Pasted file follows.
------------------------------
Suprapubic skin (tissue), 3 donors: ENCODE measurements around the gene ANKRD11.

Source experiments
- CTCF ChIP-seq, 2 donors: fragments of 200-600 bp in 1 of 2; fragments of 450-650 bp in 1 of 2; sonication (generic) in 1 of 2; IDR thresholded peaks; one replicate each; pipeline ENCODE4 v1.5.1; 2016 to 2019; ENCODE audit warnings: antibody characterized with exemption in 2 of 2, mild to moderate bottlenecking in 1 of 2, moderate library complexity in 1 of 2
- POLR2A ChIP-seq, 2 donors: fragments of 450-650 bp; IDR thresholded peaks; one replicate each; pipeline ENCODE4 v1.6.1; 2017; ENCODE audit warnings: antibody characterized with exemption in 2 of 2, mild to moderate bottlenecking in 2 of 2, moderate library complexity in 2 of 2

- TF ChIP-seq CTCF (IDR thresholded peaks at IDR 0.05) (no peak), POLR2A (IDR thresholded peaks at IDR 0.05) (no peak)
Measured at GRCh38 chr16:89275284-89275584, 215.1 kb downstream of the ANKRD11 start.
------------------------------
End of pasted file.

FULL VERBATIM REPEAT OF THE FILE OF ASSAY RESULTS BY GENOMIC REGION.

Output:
Suprapubic skin (tissue), 3 donors: ENCODE measurements around the gene ANKRD11.

Source experiments
- CTCF ChIP-seq, 2 donors: fragments of 200-600 bp in 1 of 2; fragments of 450-650 bp in 1 of 2; sonication (generic) in 1 of 2; IDR thresholded peaks; one replicate each; pipeline ENCODE4 v1.5.1; 2016 to 2019; ENCODE audit warnings: antibody characterized with exemption in 2 of 2, mild to moderate bottlenecking in 1 of 2, moderate library complexity in 1 of 2
- POLR2A ChIP-seq, 2 donors: fragments of 450-650 bp; IDR thresholded peaks; one replicate each; pipeline ENCODE4 v1.6.1; 2017; ENCODE audit warnings: antibody characterized with exemption in 2 of 2, mild to moderate bottlenecking in 2 of 2, moderate library complexity in 2 of 2

- TF ChIP-seq CTCF (IDR thresholded peaks at IDR 0.05) (no peak), POLR2A (IDR thresholded peaks at IDR 0.05) (no peak)
Measured at GRCh38 chr16:89275284-89275584, 215.1 kb downstream of the ANKRD11 start.